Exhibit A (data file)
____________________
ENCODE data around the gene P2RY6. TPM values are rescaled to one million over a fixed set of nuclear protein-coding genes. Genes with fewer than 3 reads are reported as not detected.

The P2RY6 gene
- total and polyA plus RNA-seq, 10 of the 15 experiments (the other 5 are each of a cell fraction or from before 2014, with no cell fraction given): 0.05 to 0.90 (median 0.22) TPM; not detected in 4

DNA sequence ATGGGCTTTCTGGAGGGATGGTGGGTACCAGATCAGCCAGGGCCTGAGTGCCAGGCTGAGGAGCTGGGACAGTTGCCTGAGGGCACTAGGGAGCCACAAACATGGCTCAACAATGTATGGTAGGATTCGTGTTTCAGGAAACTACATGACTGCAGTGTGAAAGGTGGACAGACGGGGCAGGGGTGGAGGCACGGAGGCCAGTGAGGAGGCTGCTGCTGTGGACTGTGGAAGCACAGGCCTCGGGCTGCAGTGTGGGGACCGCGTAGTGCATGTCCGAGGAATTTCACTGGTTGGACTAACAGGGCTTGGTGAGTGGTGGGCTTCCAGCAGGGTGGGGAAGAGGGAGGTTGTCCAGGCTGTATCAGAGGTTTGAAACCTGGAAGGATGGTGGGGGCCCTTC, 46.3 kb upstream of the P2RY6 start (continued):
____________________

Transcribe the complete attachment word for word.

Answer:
ENCODE data around the gene P2RY6. TPM values are rescaled to one million over a fixed set of nuclear protein-coding genes. Genes with fewer than 3 reads are reported as not detected.

The P2RY6 gene
- total and polyA plus RNA-seq, 10 of the 15 experiments (the other 5 are each of a cell fraction or from before 2014, with no cell fraction given): 0.05 to 0.90 (median 0.22) TPM; not detected in 4

DNA sequence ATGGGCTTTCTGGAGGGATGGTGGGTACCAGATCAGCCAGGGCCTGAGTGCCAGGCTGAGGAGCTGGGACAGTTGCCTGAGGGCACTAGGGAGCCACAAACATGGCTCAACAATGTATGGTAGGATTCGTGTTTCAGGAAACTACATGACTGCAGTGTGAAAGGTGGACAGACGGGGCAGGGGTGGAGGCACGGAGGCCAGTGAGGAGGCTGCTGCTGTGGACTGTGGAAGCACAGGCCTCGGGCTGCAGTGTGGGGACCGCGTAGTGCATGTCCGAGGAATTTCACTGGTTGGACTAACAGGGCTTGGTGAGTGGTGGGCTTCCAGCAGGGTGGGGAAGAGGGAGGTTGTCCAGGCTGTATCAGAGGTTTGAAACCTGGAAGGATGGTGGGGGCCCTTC, 46.3 kb upstream of the P2RY6 start (continued):